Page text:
The Hoyden About Town community started off with just one person- ‘tigtog’, who started blogging in 2005. Since then she’s blogged extensively at Larvatus Prodeo, one of Australia’s more lively left-wing blogs, and helped launch Finally, A Feminism 101 Blog, a one-stop shop for all your feminist queries. Click under “Stop the Strawfeminist”, for instance, and you’ll find answers to frequently asked questions such as “aren’t feminist just hairy legged makeup haters?” and “Don’t women have ‘female’ privilege?” In March 2007, tigtog invited Lauredhel to share Hoyden duties with her. With tigtog in New South Wales, and Lauredhel in Western Australia, the Hoydens have only met face to face once. But in cyberspace geography is no obstacle.
…To those who caricature blogging as “slacktivism”, Lauredhel is dismissive: “I have a strong belief in the power of words as well as in the power of non-verbal actions. I don’t think talking is the only answer, the only type of activism; but I think it’s under-rated.”
…tigtog: “Keeping track of and exposing the bullshit, that is essential. The price of liberty is eternal vigilance. The crucial tool in keeping the backlash contained (and shrinking it) is to debunk it and make it more and more ridiculous.”

The book’s failing, as Lauredhel and many others point out, is that in their haste to disasssociate from “cliches” of the textbook Radical Hairy Feminist, they place too much emphasis on “we’re all quite feminine, really”. In doing so, they do marginalise women who are “ugly” and “fat” (I think the authors, being young, might not quite have internalised the sad fact that most of us have been consigned to this patriarchal dustbin once we reach a certain age.) In the op-ed article which are came out today, this argument is placed too much to the front and caricatured into “Oh, no, we wouldn’t dream of looking ugly or fat or hairy or any of those things, We’re normal and nice, please love us.” In their eagerness to throw off balance what they know is an essentially hostile audience (see chapter 1), they make the mistake of coming over all submissive. As a much loved radfem points out, most women perform femininity as a necessary survival skill, but it’s disappointing that that should be the central point of an op-ed article on this book, which really has so much more to offer. (Note, Lauredhel has pointed out that it was largely the AGE op-ed by Monica which she herself is referring to, also, my remark about “submissive” is about the article too – the book is much more robust).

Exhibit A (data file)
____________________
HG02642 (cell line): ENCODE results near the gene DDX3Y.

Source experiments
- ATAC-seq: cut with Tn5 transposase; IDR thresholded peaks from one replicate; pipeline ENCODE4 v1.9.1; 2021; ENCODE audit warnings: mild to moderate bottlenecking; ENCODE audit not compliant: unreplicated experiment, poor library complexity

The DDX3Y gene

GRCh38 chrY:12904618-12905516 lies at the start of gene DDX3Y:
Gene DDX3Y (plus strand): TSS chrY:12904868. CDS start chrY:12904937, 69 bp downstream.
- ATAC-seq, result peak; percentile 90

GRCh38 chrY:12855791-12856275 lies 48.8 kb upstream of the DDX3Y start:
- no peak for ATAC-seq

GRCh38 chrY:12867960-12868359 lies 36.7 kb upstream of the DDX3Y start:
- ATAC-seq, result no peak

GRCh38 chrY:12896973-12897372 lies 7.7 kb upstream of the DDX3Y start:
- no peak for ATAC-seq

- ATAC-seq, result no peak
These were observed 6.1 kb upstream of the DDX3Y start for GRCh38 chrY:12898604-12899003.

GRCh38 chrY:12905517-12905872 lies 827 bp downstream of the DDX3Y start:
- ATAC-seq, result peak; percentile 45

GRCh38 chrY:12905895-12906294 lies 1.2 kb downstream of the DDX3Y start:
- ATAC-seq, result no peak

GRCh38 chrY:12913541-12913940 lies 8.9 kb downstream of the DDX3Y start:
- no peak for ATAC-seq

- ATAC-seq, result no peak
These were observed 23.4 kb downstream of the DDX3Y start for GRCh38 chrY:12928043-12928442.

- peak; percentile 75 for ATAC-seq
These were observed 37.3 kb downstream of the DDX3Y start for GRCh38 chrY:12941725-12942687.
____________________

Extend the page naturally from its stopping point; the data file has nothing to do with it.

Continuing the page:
If you’re “not a feminist, but…” you need it. If you’re an antifeminist, I dare you to read it.

15 Sep 2008, Comments Off on Bullshit generates Methane

Bullshit generates Methane

Author: Helen

You’re all familiar with the populist narrative that greenies and lefties are all out-of-touch elites who like to “sneer at” ordinary (suburban, small-town) people. (Current example: the Sarah Palin campaign vs. the elitist, arugula latte-drinking Obama). It’s so popular in Australia at the moment, you can hardly open a newspaper without being scolded for daring to suggest that the way we build our cities, and travel around them, could possibly be improved. Public transport is a concern for upper middle-class wankers; Real people love their cars so much, they don’t care that they’re trapped into using them. As for the price of fuel, well, er… something will come along, don’t worry.

As for not building great swathes of housing development, inappropriately sited, overlarge, artificially cooled and out of reach of train or tram lines, that’s just those greeny lefty elites forcing their elitist concerns on the Real People again. Real People want big houses and they want them to look Tuscan and have no eaves and anyone who wants to take that dream away from them is just an over-educated latte-sipping poopyhead. Development good, conservation – and re-thinking our ways of building and getting around – bad.